Various F1 teams also still state that the GM part of the equation is nothing more than a glorified branding exercise. This is also laughable in the face of things like the "Alfa Romeo" team that's set to be rebranded as a works Audi outfit just as soon as somebody can find a pen. And it's even sillier in the face of GM's qualifications to support a global racing endeavor. Yes, the Andretti-Cadillac team would initially use a customer engine, probably from Renault/Alpine. But GM, without any direct investment whatsoever, is already prepped to offer way more than a badge. It already has the concrete resources to support racing operations like in IndyCar, and at least one facility, the Performance and Racing Center in Pontiac, Michigan, that could arguably build a ground-up F1 engine.
Of any American company, GM has the resources to compete in Formula 1. Its Milford proving ground was the first dedicated automotive testing facility ever built when it was constructed in 1924. It houses the equivalent of 150 miles of two-lane highway on its 4,000-acre campus, which happens to employ 4,517 people. Outside of Milford, it operates other facilities directly related to motorsports, such as the $45 million Charlotte technical center, which features "three state-of-the-art Driver-in-the-Loop simulators, aero development, and other software-enabled vehicle modeling technology." GM also operates a full-scale wind tunnel which has recently been upgraded, as well as a reduced-scale facility that came online in 2015. None of this mentions Addretti's own 575,000-square-foot global racing and technology headquarters, which is set to open in 2025.
Resources aside, though, we can't go any further without mentioning the only existing American team on the grid, Haas. As of very recently, it's been not much more than a repository for grifters. It had its F1 debut in 2016 and has made a habit of finishing rather comfortably in the bottom half of the championship every year. It has strong roots in Europe and it's also an explicit marketing exercise for the business that provides the team with its name, Haas Automation Inc, which manufactures commercial CNC machines.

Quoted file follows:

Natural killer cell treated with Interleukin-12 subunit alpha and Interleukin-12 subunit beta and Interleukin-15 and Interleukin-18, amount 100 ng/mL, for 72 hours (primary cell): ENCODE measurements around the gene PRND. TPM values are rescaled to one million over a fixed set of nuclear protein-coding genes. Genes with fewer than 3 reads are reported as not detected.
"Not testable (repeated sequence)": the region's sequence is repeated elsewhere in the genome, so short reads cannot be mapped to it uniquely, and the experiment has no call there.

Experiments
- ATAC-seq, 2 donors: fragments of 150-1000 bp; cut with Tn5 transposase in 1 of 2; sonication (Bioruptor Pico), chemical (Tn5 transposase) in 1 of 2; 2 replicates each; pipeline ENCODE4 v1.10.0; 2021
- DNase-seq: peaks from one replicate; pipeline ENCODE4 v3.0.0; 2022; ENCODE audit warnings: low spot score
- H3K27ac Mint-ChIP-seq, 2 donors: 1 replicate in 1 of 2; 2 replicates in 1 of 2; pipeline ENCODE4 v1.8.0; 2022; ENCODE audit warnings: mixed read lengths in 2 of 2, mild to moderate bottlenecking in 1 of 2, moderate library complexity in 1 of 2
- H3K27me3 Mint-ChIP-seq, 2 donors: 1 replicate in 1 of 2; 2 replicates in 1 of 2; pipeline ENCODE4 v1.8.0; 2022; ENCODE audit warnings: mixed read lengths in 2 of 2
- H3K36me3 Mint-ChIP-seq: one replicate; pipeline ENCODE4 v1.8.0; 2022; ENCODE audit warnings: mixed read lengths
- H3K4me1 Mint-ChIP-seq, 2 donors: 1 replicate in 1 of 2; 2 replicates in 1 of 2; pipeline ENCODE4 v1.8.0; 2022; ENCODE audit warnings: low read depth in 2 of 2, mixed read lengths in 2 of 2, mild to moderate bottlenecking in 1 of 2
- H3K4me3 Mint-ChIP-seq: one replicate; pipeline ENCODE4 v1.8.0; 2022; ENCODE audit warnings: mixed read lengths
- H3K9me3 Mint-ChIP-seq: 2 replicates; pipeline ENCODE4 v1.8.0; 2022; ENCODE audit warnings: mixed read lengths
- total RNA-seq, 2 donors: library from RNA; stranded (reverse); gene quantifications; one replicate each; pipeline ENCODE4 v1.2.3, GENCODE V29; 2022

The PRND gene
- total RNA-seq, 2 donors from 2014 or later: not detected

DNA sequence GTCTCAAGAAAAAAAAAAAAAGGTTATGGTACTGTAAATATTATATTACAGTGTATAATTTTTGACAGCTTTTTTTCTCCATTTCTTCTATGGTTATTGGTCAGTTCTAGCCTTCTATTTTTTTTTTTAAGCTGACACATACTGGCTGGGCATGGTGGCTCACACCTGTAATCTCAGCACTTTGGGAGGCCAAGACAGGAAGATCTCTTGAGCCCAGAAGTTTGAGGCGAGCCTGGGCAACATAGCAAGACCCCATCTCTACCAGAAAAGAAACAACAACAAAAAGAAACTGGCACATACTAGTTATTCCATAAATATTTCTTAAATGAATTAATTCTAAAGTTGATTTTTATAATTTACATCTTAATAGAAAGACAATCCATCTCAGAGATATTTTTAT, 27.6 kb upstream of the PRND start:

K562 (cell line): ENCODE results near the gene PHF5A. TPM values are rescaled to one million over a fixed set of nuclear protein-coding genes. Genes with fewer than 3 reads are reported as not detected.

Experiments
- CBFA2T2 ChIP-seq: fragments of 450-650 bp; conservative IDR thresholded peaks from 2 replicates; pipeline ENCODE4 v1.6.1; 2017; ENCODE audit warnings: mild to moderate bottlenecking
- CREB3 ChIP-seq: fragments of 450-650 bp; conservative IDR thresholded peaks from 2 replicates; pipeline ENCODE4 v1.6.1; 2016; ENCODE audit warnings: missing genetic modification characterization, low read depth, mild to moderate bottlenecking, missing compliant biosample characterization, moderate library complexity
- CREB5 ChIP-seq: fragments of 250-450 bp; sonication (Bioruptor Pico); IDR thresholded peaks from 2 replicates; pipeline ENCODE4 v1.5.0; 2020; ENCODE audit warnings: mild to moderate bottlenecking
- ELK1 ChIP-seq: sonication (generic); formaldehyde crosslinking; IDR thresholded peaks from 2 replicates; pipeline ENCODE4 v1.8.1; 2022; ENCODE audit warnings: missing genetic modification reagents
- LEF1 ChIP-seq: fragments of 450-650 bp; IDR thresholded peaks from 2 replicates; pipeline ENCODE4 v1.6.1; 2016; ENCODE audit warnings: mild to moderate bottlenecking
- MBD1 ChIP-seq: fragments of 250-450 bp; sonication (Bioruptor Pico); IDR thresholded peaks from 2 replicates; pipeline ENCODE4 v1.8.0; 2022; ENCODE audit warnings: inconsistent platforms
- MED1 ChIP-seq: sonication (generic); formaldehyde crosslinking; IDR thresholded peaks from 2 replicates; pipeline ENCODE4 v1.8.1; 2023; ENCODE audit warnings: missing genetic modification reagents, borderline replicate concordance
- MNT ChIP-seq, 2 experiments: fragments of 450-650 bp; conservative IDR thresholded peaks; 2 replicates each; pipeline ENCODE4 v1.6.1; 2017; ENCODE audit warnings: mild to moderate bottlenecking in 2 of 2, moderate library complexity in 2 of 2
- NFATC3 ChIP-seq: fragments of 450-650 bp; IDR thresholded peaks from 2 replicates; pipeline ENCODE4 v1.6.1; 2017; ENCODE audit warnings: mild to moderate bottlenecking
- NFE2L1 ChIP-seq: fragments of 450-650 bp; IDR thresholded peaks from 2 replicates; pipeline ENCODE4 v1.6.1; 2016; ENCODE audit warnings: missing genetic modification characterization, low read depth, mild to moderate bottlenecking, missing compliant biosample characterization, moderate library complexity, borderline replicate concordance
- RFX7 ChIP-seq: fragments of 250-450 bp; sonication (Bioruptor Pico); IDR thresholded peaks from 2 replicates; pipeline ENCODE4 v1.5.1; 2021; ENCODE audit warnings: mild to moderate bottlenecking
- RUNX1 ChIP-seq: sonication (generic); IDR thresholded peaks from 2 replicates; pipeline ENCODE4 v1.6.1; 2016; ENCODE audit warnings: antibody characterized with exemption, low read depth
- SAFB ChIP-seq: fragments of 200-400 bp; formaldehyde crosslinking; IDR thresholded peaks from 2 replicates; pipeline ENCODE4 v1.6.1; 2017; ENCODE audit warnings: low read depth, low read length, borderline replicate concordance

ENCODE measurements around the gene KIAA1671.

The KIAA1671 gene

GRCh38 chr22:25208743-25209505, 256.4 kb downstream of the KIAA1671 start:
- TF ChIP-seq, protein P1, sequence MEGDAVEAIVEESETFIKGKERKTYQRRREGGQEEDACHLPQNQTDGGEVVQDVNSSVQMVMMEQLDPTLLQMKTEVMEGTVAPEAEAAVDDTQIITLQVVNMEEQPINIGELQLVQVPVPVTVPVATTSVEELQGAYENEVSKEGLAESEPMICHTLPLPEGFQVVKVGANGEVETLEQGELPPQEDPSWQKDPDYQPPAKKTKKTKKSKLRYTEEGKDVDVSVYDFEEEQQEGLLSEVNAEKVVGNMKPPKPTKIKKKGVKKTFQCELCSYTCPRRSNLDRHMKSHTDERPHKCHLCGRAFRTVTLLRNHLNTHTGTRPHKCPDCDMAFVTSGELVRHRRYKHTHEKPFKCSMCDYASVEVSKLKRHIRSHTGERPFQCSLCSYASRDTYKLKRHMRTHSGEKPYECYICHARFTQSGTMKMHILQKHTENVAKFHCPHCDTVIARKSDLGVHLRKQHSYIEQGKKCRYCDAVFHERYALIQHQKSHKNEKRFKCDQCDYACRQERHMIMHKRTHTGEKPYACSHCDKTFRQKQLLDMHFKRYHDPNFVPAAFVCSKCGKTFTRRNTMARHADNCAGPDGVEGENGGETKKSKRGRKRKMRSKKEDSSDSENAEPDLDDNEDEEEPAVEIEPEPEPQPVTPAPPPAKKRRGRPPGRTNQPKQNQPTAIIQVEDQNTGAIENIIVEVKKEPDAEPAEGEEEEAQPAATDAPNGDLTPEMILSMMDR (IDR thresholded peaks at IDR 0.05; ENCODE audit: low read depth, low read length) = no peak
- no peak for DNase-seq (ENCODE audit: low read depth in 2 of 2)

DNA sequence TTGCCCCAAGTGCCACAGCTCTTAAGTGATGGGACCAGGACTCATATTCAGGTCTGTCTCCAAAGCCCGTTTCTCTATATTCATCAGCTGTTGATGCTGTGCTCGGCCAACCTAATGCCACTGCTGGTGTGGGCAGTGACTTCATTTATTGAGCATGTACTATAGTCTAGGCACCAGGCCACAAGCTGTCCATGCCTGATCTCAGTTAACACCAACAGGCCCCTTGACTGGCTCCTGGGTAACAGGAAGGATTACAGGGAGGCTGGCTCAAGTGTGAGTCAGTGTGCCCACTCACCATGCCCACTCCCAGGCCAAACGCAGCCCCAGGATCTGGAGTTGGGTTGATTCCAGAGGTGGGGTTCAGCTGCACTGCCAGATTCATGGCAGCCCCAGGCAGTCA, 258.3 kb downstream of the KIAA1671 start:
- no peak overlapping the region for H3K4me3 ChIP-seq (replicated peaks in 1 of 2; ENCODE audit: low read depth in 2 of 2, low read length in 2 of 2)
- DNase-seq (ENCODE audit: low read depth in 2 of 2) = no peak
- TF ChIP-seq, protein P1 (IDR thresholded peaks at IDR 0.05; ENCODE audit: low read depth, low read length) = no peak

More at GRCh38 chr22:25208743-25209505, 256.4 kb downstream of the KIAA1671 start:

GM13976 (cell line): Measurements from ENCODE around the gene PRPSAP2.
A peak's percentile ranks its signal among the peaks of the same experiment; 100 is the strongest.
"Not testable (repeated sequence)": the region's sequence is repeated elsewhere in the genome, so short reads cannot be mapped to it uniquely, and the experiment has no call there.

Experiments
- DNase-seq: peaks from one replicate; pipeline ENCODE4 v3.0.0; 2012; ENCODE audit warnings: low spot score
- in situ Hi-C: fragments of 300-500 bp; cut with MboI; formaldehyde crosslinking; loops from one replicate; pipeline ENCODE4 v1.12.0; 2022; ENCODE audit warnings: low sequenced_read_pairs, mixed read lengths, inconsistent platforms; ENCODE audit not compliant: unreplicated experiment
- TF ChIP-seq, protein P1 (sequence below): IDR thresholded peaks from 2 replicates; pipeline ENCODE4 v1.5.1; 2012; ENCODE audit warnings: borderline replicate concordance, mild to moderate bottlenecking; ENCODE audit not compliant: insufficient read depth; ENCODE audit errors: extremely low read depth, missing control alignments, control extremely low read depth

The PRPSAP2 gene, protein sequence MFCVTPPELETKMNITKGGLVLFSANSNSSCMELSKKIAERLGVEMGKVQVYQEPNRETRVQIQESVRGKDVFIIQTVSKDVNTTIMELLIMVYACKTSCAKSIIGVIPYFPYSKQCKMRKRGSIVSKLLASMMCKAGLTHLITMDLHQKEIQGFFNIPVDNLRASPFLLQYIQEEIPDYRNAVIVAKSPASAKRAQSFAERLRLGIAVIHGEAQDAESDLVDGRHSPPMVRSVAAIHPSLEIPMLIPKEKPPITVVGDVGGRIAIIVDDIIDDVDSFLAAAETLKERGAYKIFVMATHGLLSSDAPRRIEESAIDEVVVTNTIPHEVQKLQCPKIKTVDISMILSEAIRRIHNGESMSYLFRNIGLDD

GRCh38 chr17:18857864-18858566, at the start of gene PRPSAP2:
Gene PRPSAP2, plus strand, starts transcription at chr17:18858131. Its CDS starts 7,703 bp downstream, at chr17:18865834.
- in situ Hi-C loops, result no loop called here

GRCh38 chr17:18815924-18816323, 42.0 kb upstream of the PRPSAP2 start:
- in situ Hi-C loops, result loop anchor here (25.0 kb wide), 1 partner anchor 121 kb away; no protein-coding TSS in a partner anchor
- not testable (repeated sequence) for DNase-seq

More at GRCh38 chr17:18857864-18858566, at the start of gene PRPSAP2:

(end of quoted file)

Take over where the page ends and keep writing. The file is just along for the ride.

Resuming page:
It has neither captured the American spirit nor capitalized on the growing American audience. The car was previously sponsored by a shady energy drink company called Rich Energy—which is a whole saga in itself. It followed up this ill-fated public embarrassment by getting money from a Russian oligarch, Dmitry Mazepin. The elder Mazepin insisted that his kid, Nikita, be allowed to publicly make a fool of himself in one of the two Haas machines until Russia invaded Ukraine. The Mazepins then departed with their matching haircuts and the sponsorship was canned. Now the team has a new title sponsor, MoneyGram, in a country that is home to brands like Apple, Microsoft, Google, Walmart, Amazon, and Coca-Cola, to name a few.
The other European teams think this is great. More than great. Haas can't sell itself to an American audience, it can't take any sponsors from them, and it certainly can't lift a finger on the track. They think little of them and by extension, American motorsports in general. To quote a recent BBC article, "Within F1, there is a general sense that many of those racing in America in categories where teams buy cars off the shelf and run them with fairly small-scale operations don't quite grasp just how high the level is in F1, how complex the task."
Andretti-Cadillac has all of the trimmings of a team that could be the antithesis of Haas. It has the name, it has the backing, and it has the best potential of any prospective American F1 team in history to not just compete, but do so on a level that threatens the status quo. The fans are undoubtedly on board, too.
But across the Atlantic, most of the teams can't deal with this. Keep in mind, Toto Wolff feels the need to make a comment when his pumpernickel toast doesn't snap just right. He can't risk losing. At least, he can't risk losing to people that are more than happy to get their breakfast out of a bag.